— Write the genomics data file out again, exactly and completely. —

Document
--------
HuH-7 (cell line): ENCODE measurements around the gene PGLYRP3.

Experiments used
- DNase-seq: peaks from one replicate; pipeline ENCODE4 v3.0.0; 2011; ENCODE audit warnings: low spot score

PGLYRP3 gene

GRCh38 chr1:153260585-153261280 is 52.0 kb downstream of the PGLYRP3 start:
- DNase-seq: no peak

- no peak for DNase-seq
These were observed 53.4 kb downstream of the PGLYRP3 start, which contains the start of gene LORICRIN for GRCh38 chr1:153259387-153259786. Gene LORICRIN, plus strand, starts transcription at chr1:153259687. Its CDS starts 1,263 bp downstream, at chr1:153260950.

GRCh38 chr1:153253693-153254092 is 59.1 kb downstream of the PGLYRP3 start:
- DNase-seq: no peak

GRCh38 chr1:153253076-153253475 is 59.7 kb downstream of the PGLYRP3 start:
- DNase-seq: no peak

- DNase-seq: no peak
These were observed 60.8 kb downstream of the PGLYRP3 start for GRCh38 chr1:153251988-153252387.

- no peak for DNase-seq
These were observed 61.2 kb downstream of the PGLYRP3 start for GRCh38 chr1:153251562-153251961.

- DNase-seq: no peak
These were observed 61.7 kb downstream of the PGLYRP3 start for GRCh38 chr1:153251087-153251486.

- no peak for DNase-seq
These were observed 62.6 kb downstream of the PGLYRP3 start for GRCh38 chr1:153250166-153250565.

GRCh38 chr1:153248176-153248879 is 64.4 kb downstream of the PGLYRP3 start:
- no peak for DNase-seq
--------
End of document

HuH-7 (cell line): ENCODE measurements around the gene PGLYRP3.

Experiments used
- DNase-seq: peaks from one replicate; pipeline ENCODE4 v3.0.0; 2011; ENCODE audit warnings: low spot score

PGLYRP3 gene

GRCh38 chr1:153260585-153261280 is 52.0 kb downstream of the PGLYRP3 start:
- DNase-seq: no peak

- no peak for DNase-seq
These were observed 53.4 kb downstream of the PGLYRP3 start, which contains the start of gene LORICRIN for GRCh38 chr1:153259387-153259786. Gene LORICRIN, plus strand, starts transcription at chr1:153259687. Its CDS starts 1,263 bp downstream, at chr1:153260950.

GRCh38 chr1:153253693-153254092 is 59.1 kb downstream of the PGLYRP3 start:
- DNase-seq: no peak

GRCh38 chr1:153253076-153253475 is 59.7 kb downstream of the PGLYRP3 start:
- DNase-seq: no peak

- DNase-seq: no peak
These were observed 60.8 kb downstream of the PGLYRP3 start for GRCh38 chr1:153251988-153252387.

- no peak for DNase-seq
These were observed 61.2 kb downstream of the PGLYRP3 start for GRCh38 chr1:153251562-153251961.

- DNase-seq: no peak
These were observed 61.7 kb downstream of the PGLYRP3 start for GRCh38 chr1:153251087-153251486.

- no peak for DNase-seq
These were observed 62.6 kb downstream of the PGLYRP3 start for GRCh38 chr1:153250166-153250565.

GRCh38 chr1:153248176-153248879 is 64.4 kb downstream of the PGLYRP3 start:
- no peak for DNase-seq